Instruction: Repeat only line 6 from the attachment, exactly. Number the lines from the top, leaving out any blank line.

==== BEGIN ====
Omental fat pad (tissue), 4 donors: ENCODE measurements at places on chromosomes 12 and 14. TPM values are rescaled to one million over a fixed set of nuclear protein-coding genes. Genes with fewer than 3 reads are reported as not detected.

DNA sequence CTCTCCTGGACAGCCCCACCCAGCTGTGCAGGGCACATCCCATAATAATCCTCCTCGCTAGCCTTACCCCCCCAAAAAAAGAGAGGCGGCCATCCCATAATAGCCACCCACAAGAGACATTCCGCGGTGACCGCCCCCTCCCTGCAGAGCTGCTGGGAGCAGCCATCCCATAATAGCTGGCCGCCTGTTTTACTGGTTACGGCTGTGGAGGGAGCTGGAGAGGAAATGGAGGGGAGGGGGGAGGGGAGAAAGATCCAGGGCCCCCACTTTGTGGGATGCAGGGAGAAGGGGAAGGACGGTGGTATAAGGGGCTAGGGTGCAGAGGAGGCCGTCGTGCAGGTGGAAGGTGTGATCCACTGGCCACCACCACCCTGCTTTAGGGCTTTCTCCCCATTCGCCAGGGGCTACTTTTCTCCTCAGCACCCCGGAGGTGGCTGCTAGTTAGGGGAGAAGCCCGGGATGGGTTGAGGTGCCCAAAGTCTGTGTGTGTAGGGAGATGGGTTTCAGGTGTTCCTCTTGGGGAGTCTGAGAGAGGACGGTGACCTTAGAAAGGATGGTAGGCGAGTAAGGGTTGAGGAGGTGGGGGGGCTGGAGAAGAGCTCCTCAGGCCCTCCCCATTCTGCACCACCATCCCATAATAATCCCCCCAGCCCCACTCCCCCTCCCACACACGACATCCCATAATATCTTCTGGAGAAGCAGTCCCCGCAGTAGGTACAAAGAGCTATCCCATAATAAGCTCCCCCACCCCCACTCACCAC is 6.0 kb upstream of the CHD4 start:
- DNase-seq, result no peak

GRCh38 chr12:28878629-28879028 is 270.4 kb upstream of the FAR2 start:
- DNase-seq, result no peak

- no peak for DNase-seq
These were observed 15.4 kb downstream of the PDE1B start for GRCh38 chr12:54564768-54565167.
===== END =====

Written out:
- no peak for DNase-seq